So you're right, when you go position-by-position, it's hard to point to any one and say "we can easily improve this spot and if we get a stud, we'll be a good team." Barrett may be the best (hitting) C in the NL (it's a sorry bunch) and we can't get Martinez, McCann or Mauer. Nobody but Pujols is guaranteed better than Lee. Walker is average at 2B and we're not gonna get Chase Utley (we probably could get Vidro and we could have had Castillo, but I'm not sure either of those is a major upgrade). I don't know his defense, but Cedeno is probably gonna be an average-ish SS and maybe we could get an aging Tejada. Ramirez is probably top 10 at 3B (I've always had my doubts) and I don't see any likely options here. Murton deserves a shot and Jones is average-ish though likely to be worse over the next two years -- Abreu might have been available before and might be again if the Phillies flop as they usually do. CF is the most obvious spot for an upgrade, though Pierre should have been better than this, but we need to decide what to do with Pie. And of course on the pitching side, you're not gonna substantially upgrade Zambrano/Prior/Wood/Maddux/Marshall (or whoever) in terms of talent and it's not clear a big FA pitcher would be that much less an injury risk than Wood and Prior.

Folks have speculated, and I think someone did present some numbers in support of this, that it's much easier to improve a team with an obvious point of suckitude than it is one that's decent everywhere. The Cubs are often decent everywhere and that was the challenge last offseason and this upcoming offseason.

Given our farm system, to improve AND hold onto the talent we do have most likely means an FA signing (not much available I don't think) or trading for someone's aging big contract which is of course risky. We can always hope to grab a pending FA off a cheapskate team but I'm not sure we have enough prospects to get that done (and Pie would presumably have to be included). Over the last several years, there have been impact players available who could have made a big difference -- Tejada, Beltran, AROD, maybe Kent, maybe Furcal, Vlad, possibly Abreu but the Trib's (apparent) unwillingness to spend big bucks has killed us.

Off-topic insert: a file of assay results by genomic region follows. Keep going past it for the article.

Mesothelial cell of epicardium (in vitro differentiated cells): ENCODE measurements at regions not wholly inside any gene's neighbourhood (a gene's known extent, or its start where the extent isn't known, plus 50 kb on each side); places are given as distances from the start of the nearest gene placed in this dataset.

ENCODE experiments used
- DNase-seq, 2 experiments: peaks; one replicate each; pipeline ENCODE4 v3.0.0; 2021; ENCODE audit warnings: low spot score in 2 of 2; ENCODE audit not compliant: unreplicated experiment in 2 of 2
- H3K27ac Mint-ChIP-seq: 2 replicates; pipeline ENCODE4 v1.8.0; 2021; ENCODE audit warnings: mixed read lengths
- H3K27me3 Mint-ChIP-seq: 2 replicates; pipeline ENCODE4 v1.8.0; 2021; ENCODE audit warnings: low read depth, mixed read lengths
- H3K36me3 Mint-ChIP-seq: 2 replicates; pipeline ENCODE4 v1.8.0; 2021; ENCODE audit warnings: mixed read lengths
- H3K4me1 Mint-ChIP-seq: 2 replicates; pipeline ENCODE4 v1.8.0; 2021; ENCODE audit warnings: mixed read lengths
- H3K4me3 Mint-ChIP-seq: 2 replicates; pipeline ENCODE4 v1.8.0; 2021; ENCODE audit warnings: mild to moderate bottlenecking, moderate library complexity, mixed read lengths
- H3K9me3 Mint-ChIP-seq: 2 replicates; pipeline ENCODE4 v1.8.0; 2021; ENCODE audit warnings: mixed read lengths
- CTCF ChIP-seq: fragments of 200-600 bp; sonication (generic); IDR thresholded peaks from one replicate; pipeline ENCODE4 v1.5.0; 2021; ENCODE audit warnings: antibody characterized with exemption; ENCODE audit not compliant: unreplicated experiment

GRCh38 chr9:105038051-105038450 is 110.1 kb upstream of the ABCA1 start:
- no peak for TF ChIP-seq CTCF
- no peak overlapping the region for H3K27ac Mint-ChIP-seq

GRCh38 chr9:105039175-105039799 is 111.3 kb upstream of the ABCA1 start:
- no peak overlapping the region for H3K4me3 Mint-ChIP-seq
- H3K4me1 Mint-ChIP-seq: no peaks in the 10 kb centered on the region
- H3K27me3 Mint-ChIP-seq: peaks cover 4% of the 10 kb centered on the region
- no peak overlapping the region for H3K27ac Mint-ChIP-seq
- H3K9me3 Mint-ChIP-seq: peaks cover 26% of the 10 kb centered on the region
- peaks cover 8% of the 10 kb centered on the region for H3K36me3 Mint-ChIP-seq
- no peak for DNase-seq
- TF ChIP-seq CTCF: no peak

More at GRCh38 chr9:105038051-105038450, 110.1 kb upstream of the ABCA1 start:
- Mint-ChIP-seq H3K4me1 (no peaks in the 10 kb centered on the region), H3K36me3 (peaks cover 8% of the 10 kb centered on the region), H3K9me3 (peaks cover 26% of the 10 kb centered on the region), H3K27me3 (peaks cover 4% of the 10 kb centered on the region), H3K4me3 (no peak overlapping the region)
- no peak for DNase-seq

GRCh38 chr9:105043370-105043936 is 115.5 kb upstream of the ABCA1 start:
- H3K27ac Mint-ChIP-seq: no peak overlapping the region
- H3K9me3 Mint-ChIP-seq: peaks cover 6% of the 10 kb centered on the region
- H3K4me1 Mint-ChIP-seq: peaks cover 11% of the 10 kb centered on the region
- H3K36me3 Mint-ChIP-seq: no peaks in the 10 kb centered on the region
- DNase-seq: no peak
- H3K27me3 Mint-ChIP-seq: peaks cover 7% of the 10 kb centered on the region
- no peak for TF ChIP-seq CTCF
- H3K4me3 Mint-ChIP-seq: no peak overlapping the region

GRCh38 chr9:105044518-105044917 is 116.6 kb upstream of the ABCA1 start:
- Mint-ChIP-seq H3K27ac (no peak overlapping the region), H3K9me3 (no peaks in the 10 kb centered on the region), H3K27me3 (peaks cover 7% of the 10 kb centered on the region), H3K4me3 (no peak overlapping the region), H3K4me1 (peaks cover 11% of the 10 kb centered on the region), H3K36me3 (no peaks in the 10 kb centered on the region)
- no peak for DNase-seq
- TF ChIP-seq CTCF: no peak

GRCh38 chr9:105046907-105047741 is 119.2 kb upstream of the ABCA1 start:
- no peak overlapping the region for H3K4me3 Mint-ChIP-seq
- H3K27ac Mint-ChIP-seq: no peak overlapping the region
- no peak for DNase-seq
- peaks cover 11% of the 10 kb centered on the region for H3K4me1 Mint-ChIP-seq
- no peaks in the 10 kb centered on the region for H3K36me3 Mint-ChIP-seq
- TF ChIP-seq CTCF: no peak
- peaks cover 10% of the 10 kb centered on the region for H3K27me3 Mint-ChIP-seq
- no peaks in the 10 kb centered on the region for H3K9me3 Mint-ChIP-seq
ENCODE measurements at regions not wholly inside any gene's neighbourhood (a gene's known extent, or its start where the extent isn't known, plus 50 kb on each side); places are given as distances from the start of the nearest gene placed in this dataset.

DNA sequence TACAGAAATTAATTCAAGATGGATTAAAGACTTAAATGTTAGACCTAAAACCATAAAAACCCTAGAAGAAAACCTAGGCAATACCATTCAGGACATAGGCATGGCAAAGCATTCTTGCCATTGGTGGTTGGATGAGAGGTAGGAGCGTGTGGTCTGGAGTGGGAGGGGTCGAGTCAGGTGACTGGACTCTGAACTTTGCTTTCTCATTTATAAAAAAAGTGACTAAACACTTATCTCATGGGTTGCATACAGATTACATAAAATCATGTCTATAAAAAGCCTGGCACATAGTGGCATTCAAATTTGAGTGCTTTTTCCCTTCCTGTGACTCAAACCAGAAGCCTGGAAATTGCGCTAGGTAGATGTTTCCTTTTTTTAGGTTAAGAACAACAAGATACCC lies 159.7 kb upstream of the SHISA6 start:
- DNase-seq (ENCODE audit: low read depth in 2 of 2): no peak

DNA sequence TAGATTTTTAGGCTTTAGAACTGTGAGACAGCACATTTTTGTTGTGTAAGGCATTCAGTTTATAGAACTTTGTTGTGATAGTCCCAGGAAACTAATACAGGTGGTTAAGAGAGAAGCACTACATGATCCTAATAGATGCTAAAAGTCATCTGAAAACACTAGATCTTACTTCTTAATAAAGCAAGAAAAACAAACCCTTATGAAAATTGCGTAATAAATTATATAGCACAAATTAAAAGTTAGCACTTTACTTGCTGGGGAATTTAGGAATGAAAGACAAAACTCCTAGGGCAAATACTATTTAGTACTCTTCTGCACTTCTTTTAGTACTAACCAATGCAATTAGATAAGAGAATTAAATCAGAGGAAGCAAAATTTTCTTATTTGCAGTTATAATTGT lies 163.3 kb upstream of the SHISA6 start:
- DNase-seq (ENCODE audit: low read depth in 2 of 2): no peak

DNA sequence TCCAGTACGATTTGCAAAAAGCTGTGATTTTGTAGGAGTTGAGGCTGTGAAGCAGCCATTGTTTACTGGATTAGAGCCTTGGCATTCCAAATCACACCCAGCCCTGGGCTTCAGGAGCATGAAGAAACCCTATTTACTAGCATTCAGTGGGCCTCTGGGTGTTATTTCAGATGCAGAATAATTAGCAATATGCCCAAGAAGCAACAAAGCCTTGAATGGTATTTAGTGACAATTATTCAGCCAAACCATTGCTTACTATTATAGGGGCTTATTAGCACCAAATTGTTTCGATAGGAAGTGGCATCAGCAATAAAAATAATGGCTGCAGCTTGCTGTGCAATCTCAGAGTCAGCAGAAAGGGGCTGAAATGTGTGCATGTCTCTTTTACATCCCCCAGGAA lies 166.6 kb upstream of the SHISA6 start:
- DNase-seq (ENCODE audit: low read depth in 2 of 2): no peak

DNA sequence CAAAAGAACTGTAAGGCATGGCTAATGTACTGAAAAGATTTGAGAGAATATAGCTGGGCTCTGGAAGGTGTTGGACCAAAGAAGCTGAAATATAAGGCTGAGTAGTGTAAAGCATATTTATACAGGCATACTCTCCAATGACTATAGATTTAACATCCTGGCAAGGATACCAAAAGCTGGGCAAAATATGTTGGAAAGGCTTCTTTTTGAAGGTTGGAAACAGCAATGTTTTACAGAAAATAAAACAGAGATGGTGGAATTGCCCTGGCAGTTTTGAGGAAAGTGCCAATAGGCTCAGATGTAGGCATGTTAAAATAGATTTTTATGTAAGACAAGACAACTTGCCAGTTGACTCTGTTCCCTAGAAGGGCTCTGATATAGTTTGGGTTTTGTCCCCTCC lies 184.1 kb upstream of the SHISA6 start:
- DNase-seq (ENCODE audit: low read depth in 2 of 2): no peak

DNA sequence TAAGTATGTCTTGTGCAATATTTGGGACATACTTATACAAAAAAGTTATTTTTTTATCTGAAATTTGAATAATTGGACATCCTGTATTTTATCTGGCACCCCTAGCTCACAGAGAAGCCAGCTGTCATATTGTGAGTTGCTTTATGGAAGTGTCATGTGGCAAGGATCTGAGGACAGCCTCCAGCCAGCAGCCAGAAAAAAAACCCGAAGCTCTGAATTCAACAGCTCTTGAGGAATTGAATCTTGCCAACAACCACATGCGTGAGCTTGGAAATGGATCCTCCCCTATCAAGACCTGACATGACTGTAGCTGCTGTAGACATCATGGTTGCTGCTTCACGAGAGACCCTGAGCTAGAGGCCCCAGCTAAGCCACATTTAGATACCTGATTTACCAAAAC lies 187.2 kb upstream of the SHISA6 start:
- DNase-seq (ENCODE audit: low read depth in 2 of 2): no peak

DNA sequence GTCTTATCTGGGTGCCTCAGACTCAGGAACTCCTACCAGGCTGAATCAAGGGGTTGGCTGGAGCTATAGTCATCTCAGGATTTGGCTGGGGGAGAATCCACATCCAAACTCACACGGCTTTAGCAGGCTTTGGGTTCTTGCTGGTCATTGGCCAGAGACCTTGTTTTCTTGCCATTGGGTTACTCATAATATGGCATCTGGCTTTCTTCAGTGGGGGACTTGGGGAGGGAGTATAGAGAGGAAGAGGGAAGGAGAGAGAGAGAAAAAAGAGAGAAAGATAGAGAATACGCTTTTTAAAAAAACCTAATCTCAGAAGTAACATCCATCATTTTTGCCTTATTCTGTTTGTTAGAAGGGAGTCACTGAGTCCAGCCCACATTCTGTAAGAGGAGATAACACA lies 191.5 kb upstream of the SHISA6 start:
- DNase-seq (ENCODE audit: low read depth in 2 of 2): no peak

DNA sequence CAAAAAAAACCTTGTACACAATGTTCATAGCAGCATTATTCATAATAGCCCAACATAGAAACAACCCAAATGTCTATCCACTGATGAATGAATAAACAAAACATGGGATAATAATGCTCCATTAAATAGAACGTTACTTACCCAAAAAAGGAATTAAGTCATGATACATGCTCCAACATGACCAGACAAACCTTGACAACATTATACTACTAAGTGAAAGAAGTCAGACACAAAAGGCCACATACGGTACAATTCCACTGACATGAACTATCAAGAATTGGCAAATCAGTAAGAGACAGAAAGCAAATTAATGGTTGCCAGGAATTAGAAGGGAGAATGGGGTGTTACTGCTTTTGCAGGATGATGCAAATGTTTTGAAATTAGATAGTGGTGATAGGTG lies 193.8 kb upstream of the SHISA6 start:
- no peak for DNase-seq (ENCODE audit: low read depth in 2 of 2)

So that's why I think we probably need to move a big name. As I mentioned in another thread, I'd love if we could get good return for Ramirez. If the Angels can get back into it, maybe they'll be desparate to solve their 3B problem. Maybe the Phils or Indians will tire of the Bell/Boone show. The other contenders seem pretty set at 3B.

So that probably means trading some pitching, which probably means Wood or Prior. Wood turns 30 next year, I think his contract is up after next year, I think he still has some sexiness attached to his name. Hopefully he can pitch well (and healthy) the rest of this season.

There is of course one obvious spot which the Cubs could upgrade substantially, easily, and cheaply -- the bench. And adding a platoon partner for Jones upgrades RF pretty substantially and that should be easy and cheap. I hope getting rid of Baker would lead to some improvement in OBP even with the same hitters.

Anyway, I agree the Jones signing was disheartening -- it's another in a long line of blah, water-treading, underproductive moves. But I think we're in agreement that the real problem isn't the Jones signing in isolation but that pattern of blah, water-treading, underproductive moves.

If nothing else it would be nice just to play armchair GM without having to include phrases like "given the Trib won't pay for a big FA" and "given Baker won't play the young guys" and "given Wood/Prior will get hurt" and "given they only have to be decent to sell out", etc.
   24. Andere Richtingen Posted: May 21, 2006 at 12:22 PM (#2030288)
Vlad Guerrero was also available after the 2003 season. The Cubs showed no interest in him, because they were happy with Moises Alou and would have had to eat a large portion of his salary to get rid of him. Alou rewarded them with one of the best seasons of his career (along with all of the kvetching and baserunning gaffes) but wouldn't it have been a lot better to have Vlad? The Cubs seem to have no problem paying their doghouse players to play on other teams, so I don't buy the excuse that they couldn't have done that with Alou.
   25. Dan The Mediocre is one of "the rest" Posted: May 21, 2006 at 12:26 PM (#2030289)